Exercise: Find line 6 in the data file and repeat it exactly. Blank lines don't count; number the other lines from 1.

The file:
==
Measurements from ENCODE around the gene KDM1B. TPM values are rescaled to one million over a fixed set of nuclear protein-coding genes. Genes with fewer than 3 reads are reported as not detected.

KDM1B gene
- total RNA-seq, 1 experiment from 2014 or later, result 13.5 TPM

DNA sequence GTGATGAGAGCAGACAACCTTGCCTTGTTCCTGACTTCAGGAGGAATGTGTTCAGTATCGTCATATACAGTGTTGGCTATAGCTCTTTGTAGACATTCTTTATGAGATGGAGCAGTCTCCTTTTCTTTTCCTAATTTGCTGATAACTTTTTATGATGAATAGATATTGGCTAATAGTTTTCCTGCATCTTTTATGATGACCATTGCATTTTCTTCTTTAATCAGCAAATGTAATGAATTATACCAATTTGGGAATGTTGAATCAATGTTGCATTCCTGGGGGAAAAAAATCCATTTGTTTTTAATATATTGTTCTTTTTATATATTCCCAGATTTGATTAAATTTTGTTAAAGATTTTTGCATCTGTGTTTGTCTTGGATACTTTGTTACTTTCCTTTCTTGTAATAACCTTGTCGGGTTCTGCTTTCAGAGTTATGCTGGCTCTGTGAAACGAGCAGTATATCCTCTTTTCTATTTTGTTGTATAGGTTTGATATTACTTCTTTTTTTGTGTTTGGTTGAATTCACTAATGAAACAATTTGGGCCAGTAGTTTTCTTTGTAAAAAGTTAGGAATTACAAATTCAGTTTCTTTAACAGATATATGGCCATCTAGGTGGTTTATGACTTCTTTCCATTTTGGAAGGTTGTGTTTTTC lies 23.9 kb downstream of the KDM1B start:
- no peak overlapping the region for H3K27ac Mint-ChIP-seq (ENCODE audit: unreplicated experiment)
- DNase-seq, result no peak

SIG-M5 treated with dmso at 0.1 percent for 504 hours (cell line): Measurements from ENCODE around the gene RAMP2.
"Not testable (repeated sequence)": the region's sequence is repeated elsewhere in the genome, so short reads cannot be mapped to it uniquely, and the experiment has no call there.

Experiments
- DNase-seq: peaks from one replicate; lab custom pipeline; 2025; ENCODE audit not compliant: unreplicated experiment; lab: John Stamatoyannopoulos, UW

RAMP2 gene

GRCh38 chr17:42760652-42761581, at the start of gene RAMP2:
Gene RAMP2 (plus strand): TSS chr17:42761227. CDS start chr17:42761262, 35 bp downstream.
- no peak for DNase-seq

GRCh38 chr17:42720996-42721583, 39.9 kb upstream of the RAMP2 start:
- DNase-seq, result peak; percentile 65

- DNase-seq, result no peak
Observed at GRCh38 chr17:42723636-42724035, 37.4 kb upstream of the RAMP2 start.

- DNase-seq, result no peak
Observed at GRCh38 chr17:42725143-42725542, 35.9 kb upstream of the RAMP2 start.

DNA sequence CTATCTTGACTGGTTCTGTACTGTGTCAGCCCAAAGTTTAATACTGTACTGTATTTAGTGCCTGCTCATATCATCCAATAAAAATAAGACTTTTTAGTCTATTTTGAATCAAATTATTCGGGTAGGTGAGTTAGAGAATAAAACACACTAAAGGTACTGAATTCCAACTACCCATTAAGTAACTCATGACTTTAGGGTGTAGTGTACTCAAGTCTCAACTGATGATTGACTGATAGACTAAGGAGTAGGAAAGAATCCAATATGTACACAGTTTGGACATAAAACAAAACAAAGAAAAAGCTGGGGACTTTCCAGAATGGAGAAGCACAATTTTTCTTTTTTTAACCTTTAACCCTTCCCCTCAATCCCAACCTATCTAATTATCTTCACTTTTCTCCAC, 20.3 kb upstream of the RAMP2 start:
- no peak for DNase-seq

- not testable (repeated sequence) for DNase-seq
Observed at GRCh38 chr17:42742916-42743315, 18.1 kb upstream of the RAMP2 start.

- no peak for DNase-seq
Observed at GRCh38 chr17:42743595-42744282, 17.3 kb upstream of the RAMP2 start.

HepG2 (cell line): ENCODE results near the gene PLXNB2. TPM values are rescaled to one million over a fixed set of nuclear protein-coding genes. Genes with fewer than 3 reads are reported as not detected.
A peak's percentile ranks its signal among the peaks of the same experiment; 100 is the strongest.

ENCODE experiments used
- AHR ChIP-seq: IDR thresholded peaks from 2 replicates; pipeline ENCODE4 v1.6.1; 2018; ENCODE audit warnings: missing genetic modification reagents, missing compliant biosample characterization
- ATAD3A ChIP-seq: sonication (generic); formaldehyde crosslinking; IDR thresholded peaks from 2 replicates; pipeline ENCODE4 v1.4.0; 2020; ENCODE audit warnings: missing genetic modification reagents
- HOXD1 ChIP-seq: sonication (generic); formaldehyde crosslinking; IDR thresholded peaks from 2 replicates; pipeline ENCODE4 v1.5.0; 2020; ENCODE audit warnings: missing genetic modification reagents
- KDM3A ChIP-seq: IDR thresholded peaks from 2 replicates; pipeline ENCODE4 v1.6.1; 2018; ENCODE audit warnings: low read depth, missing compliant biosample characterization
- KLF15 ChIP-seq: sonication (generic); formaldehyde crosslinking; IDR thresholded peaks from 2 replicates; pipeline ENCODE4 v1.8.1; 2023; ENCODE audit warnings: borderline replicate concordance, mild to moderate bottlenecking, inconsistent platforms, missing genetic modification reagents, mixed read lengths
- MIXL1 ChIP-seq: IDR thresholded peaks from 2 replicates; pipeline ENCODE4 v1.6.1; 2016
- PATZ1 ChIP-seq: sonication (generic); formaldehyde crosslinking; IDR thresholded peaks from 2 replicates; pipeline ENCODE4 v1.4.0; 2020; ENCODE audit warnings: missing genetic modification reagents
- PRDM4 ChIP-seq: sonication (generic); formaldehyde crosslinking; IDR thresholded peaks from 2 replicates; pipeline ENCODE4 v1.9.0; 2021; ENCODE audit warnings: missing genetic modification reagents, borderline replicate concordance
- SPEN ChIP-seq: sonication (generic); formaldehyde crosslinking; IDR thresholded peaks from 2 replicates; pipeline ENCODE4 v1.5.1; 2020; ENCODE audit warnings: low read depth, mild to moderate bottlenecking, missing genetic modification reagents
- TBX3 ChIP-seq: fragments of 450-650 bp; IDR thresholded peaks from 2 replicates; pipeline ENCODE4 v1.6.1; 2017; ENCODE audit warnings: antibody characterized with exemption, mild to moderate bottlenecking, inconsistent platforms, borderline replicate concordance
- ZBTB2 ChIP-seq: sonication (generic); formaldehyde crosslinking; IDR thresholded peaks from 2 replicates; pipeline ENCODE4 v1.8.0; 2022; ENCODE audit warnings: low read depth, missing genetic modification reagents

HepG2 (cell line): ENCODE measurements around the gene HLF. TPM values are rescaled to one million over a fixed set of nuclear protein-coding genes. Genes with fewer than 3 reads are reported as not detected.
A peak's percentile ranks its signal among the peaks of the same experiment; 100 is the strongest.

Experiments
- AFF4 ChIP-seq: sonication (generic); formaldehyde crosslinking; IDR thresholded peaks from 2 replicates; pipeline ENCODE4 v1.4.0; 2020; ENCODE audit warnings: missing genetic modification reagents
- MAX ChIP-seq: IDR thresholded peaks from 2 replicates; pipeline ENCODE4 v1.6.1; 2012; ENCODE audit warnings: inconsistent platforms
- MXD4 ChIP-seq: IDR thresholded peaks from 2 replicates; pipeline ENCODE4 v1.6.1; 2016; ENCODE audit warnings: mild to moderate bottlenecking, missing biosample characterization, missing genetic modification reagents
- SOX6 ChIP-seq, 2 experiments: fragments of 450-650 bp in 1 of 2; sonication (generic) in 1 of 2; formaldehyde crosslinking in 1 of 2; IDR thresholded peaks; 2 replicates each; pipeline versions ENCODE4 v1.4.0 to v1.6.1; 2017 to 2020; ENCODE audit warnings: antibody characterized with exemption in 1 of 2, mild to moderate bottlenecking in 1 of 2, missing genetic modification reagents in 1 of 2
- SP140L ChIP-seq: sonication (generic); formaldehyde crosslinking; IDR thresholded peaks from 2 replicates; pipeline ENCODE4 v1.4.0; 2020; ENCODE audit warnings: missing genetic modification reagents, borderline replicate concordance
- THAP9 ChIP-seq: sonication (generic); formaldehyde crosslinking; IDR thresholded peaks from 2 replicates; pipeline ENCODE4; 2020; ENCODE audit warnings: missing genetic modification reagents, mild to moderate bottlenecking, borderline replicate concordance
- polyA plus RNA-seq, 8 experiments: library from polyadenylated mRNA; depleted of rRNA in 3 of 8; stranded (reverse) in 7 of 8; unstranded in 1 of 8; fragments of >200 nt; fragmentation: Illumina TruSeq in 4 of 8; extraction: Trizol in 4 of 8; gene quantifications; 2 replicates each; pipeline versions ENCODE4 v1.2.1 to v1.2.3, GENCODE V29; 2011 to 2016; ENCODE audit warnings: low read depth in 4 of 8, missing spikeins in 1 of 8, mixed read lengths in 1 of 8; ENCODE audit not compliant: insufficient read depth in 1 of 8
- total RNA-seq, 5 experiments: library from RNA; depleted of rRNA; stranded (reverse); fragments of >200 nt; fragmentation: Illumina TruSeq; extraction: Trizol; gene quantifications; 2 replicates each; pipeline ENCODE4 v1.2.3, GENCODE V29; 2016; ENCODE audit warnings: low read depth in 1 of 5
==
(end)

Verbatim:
- DNase-seq, result no peak